|1||257,076||Relies mostly on ISO standard.|
|2||130,066||Relies mostly on ISO standard|
|3||68,484||Relies only partly on ISO standard|
|4||59,576||Relies substantially on ISO standard|
|5||53,152||Relies substantially on ISO standard|
|6||47,156||Relies only partly on ISO standard|
|7||41,193||Relies only partly on ISO standard|
|8||37,493||Relies substantially on ISO standard|
|9||28,935||Relies substantially on ISO standard|
|10||23,400||Relies only partly on ISO standard|
It must be stated that countries like Japan, Germany, Britain and US use their own national standards in addition to those of ISO. Based on the foregoing, we state that the specific aim of this article is: To examine the QMS requirements of ISO 9001:2008 and the requirements for regulating herbal drugs in Nigeria (a developing economy) and Europe (a developed economy), with a view to devising a framework that will better regulate herbal drugs and facilitate their trade worldwide. Such a framework will greatly benefit developing countries like Nigeria that are yet to benefit optimally from their comparative advantage in the abundance of spices, herbs and medicinal plants. In addition, marketers and users of herbs in consumer nations like the US, Canada, Germany, UK and France, where consumption now runs in to billions of US dollars, will also profit greatly from an improved and regularized world trade in herbs.
3. Results & discussion: A Framework for Efficient Herbal Drug Regulation (HDR)
3.1. Justification for establishing national or regional DRAs
Most or all countries have a national or regional agency that regulates the production, distribution and use of drug products. The process of regulation commences with the registration of the producer, the product, the distributor and in some cases the user. In some countries drugs, foods and dietary supplements are regulated by the same body (eg: Nigeria’s NAFDAC and US-FDA). The EU’s EMEA however regulates only drug products. States or regions need to have DRAs in order to ensure order in the production, distribution and use of drugs. Without DRAs utter chaos and pandemonium will result in production (eg: manufacturers will do as they please without a uniform control), distribution (distributors and suppliers will do as they choose without a uniform order) and use (prescribers and users will do as they think without a uniform regime), which would allow incidences of counterfeit and expired drugs in drug distribution chain, drug abuse and emergence of drug resistant disorders, especially infective conditions like malaria and TB.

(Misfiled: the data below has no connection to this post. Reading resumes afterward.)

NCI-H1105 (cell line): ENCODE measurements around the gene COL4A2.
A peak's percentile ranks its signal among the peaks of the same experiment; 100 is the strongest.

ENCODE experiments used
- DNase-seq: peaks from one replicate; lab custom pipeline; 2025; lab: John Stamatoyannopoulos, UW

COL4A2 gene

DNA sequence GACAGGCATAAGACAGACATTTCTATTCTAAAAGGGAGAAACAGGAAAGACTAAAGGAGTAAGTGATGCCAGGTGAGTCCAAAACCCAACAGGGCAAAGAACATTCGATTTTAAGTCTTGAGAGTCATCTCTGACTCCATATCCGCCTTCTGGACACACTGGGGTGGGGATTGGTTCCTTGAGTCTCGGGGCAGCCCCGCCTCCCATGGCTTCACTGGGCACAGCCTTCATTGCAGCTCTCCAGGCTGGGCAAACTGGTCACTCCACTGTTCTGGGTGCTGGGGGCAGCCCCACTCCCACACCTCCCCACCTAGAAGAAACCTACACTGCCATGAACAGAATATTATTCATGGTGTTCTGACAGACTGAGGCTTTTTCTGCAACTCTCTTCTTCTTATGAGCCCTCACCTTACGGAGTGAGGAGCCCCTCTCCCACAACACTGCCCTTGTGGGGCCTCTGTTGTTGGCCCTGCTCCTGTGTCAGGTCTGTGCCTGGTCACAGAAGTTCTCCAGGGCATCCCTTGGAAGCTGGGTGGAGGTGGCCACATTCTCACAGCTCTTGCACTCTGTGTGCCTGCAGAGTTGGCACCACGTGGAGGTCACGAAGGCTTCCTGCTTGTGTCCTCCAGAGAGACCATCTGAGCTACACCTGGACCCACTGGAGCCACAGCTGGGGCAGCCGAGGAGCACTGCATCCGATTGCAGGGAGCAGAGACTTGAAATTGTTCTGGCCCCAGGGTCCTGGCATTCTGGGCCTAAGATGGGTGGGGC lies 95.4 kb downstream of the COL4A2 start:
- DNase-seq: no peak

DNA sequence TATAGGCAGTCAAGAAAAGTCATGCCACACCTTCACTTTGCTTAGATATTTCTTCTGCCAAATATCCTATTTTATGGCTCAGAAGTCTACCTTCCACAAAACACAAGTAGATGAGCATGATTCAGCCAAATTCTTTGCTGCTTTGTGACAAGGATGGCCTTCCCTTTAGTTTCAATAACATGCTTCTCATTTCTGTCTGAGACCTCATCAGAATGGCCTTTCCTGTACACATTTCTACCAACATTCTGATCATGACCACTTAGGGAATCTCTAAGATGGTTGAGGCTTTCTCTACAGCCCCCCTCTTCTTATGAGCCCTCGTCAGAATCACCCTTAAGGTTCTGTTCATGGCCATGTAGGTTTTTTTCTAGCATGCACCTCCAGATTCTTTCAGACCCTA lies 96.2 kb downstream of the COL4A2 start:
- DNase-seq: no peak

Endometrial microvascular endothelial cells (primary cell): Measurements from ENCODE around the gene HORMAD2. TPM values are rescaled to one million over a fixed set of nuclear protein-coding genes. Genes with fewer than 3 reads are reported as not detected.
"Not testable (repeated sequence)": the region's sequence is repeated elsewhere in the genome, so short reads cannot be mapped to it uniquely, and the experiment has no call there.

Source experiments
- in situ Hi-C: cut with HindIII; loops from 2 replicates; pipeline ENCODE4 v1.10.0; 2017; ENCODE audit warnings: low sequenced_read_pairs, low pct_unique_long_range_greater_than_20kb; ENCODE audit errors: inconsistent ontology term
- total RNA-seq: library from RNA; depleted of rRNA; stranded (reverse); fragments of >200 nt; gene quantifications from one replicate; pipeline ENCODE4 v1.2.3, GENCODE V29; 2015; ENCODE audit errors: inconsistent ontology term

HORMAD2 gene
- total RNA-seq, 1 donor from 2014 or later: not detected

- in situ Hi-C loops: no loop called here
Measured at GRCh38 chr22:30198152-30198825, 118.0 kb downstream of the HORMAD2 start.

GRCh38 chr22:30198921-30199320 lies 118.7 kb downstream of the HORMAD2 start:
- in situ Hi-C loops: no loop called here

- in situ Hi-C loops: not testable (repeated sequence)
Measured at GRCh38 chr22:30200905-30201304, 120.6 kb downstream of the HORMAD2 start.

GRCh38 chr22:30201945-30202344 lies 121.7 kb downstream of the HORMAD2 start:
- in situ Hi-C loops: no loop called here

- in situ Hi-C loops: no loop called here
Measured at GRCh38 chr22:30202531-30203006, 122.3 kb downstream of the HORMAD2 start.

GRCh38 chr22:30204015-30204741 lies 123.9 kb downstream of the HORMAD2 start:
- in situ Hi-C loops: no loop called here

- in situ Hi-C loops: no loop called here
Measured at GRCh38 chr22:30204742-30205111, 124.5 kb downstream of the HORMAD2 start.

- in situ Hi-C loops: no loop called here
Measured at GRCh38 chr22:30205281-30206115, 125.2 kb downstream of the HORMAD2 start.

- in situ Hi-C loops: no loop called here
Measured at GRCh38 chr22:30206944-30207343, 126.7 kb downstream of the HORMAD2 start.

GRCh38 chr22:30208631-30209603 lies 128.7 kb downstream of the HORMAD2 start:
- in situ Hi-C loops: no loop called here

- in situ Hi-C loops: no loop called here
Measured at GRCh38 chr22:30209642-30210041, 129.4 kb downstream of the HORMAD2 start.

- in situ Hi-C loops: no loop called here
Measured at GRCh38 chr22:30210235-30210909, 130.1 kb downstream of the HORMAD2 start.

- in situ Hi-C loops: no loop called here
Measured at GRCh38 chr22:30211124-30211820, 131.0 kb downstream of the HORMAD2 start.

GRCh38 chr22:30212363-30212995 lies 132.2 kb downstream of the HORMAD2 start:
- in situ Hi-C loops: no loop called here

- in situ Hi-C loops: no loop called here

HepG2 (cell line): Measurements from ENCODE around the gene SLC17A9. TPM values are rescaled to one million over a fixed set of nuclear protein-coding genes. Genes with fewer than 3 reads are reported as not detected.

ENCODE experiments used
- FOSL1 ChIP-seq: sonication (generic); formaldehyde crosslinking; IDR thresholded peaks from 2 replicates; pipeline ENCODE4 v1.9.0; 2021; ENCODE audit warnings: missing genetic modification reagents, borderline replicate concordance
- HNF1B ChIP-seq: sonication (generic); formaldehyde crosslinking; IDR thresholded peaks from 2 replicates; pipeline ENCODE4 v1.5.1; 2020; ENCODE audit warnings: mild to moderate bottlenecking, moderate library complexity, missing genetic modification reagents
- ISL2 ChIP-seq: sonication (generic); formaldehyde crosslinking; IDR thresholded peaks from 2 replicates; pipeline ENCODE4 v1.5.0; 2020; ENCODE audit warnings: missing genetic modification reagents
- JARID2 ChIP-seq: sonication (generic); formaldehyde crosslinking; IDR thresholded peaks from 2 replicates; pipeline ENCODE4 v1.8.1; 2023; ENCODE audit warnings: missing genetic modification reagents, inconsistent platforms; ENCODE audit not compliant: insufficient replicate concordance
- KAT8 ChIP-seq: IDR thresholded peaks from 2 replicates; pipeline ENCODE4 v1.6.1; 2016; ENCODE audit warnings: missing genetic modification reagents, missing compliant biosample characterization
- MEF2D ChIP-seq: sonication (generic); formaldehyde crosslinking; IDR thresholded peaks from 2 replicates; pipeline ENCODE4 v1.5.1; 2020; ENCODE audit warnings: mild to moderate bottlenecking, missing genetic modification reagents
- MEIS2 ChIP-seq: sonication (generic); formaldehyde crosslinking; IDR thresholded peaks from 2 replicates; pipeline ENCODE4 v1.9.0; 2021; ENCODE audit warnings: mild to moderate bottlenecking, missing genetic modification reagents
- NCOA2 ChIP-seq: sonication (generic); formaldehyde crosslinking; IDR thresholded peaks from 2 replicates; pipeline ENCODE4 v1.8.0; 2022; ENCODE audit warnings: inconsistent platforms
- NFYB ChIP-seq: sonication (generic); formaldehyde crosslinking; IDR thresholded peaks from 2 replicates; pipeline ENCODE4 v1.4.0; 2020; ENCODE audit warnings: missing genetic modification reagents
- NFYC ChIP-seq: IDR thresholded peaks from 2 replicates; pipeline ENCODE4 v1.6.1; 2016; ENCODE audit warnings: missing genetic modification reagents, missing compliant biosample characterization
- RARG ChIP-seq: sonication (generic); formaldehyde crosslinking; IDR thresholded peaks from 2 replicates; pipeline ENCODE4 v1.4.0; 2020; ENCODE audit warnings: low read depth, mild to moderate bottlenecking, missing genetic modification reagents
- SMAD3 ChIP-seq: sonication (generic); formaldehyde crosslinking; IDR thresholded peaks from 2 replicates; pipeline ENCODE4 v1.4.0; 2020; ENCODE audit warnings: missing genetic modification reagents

3.2. Comparative analysis of Nigeria’s and EU’s requirements for herbal drug regulation
A careful scrutiny of the requirements for registering and regulating herbal drugs in Europe and in Nigeria reveals their basic similarity, as shown in Table 2.
|These include: name, strength, dosage|
form, list of excipients, shelf life, posology, indications, contraindications, and special precautions. These are used as basis for inserts or advertisement, which must undergo a process called “readability”.
|Legal status of applicant - manufacturer|
|Applicant must be certified by the Corporate Affairs Commission as a business. A marketer must show evidence of Power of Attorney.|
|These include: production must be in a GMP compliant, product must be produced with validated formula and method, there must be a product specification, stability studies must be carried out in the container proposed for marketing for purposes storage/ shelf-life, and dossiers must be provided for starting materials and finished product.||Analytical status of the product for registration.||The product must have: certificate of analysis, dossier containing data on ingredients, method of analysis, stability, dosage and safety precautions.|
|The data may be assembled from: animal|
or human studies, review of potential drug-drug interactions, side effects and contraindications. Others include: